Days on Earth have gotten mysteriously longer, and scientists don’t (yet) know why


Basics Although Earth reached its shortest day on June 29, 2022, the long-term trajectory appears to have changed from shortening to lengthening since 2020. A mystery for research. Atomic clocks combined with precise astronomical measurements have recently revealed that the length of a day on Earth is suddenly lengthening. This phenomenon has critical implications not only for our measurement of time, but also for things like GPS and other technologies that govern our modern lives. In recent decades, the rotation of the Earth around its axis, which determines the length of a day, has accelerated. This trend has shortened our days; in fact, in June 2022 we hit the record for the shortest day in about half a century. But despite this record, since 2020, this steady acceleration has curiously transformed into a deceleration: the days are getting longer again, and the reason remains unknown at the moment. Although our phone clocks show that a day is exactly 24 hours long, the actual time it takes the Earth to complete a single rotation varies very slightly. These changes occur over periods ranging from millions of years to almost instantaneously; even earthquakes and storms can play a role. So it turns out that a day very rarely corresponds to the magic number of 86,400 seconds. The Constantly Changing Planet For millions of years, Earth’s rotation has slowed due to the frictional effects associated with the tides caused by the Moon. This process adds about 2.3 milliseconds to the length of each day every century. A few billion years ago, a day on Earth was only 19 hours long. Over the past 20,000 years, another process has worked in reverse, speeding up the Earth’s rotation. At the end of the last ice age, the melting of the polar ice caps reduced the pressure on the surface and the Earth’s mantle began to move steadily towards the poles. Just as a ballet dancer spins faster when she brings her arms closer to her body, the axis around which she rotates, so the speed of our planet’s rotation increases as this mantle mass moves closer to the axis of the Earth And this process shortens every day by about 0.6 milliseconds per century. For decades and more, the connection between Earth’s interior and surface also comes into play. Large earthquakes can change the length of the day, although usually by small amounts. For example, the great 2011 Tōhoku earthquake in Japan, with a magnitude of 8.9, is said to have accelerated the Earth’s rotation by a relatively small 1.8 microseconds. Apart from these large-scale changes, over shorter periods of time, weather and climate also have large impacts on the Earth’s rotation, causing variations in both directions. Bimonthly and monthly tidal cycles move mass around the planet, causing changes in day length of up to a millisecond in either direction. We can observe tidal variations in the day length records for periods of up to 18.6 years. The movement of our atmosphere has a particularly strong effect, and ocean currents also play a role. Seasonal snow cover and precipitation, or groundwater extraction, alters things further. Why is the Earth suddenly slowing down? Since the 1960s, when radio telescope operators around the world began devising techniques to simultaneously observe cosmic objects such as quasars, we have had very precise estimates of the Earth’s rotation rate. Using radio telescopes to measure Earth’s rotation involves observing radio sources such as quasars. NASA Godard. A comparison between these estimates and an atomic clock revealed an apparently increasingly shorter day length in recent years. But there is a surprising revelation once we remove the fluctuations in rotation rate that we know occur due to tides and seasonal effects. Although Earth reached its shortest day on June 29, 2022, the long-term trajectory appears to have changed from shortening to lengthening since 2020. This change is unprecedented in the past 50 years . The reason for this change is not clear. It could be due to changes in weather systems, such as back-to-back La Niña weather events, although they have happened before. Melting of the ice sheets could be increased, although the ice sheets have not deviated much from their usual melting rate in recent years. Could it be related to the great explosion of the Tonga volcano injecting large amounts of water into the atmosphere? Probably not, since it happened in January 2022. Scientists have speculated that this recent and mysterious change in the planet’s rotation rate is related to a phenomenon called the “Chandler oscillation,” a small deviation of the axis of rotation of the Earth with a period of about 430 days. Radio telescope observations also show that the oscillation has decreased in recent years; the two phenomena could be related.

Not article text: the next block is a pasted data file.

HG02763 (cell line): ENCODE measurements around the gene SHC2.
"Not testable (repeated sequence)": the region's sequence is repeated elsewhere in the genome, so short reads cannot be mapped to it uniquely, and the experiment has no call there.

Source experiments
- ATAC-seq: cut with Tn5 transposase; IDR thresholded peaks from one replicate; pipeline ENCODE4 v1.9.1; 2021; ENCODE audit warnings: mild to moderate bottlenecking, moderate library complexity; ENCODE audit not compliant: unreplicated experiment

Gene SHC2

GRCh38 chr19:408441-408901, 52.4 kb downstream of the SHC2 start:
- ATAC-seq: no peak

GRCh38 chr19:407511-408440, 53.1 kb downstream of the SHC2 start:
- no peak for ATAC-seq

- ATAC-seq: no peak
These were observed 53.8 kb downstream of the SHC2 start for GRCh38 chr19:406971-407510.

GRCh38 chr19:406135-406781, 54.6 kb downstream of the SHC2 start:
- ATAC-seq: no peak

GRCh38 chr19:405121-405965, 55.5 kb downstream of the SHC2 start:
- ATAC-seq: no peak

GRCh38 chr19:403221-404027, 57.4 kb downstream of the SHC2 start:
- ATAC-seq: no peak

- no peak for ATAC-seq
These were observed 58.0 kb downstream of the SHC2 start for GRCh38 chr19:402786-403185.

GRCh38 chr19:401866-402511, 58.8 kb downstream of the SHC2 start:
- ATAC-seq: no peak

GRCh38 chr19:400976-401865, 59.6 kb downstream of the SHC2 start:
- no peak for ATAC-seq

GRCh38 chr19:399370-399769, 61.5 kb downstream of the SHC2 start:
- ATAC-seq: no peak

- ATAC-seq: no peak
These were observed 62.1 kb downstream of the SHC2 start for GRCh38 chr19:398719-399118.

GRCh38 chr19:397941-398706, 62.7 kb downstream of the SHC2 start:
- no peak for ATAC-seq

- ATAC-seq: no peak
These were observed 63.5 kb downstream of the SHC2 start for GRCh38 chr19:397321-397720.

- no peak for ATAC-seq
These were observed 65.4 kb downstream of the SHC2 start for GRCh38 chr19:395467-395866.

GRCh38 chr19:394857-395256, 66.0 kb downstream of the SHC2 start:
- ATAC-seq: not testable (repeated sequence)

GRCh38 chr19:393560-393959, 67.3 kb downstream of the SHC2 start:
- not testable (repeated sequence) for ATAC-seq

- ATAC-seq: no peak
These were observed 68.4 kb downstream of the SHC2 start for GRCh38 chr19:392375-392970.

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A final possibility, which seems plausible to us, is that nothing concrete has changed on or around Earth. They could simply be long-term tidal effects working in parallel with other periodic processes to produce a temporary change in the Earth’s rotation rate. Do we need a “negative leap second”? Accurate knowledge of the Earth’s rotation rate is crucial for a number of applications: navigation systems such as GPS would not work without it. Also, every few years, timekeepers insert leap seconds into our official timescales to ensure they are out of sync with our planet. If Earth were to transition to even longer days, we might have to enter a “negative leap second,” which would be unprecedented and could break the Internet. The need for negative leap seconds is considered unlikely at this time. For now, we can rejoice in the news that, at least for a while, we all have a few extra milliseconds each day. This article was written by Matt King, Director of the ARC Australian Center of Excellence in Antarctic Science, University of Tasmania and Christopher Watson, Senior Lecturer in the School of Geography, Planning and Space Sciences, University of tasmania Republished from The Conversation under a Creative Commons license. Read the original article.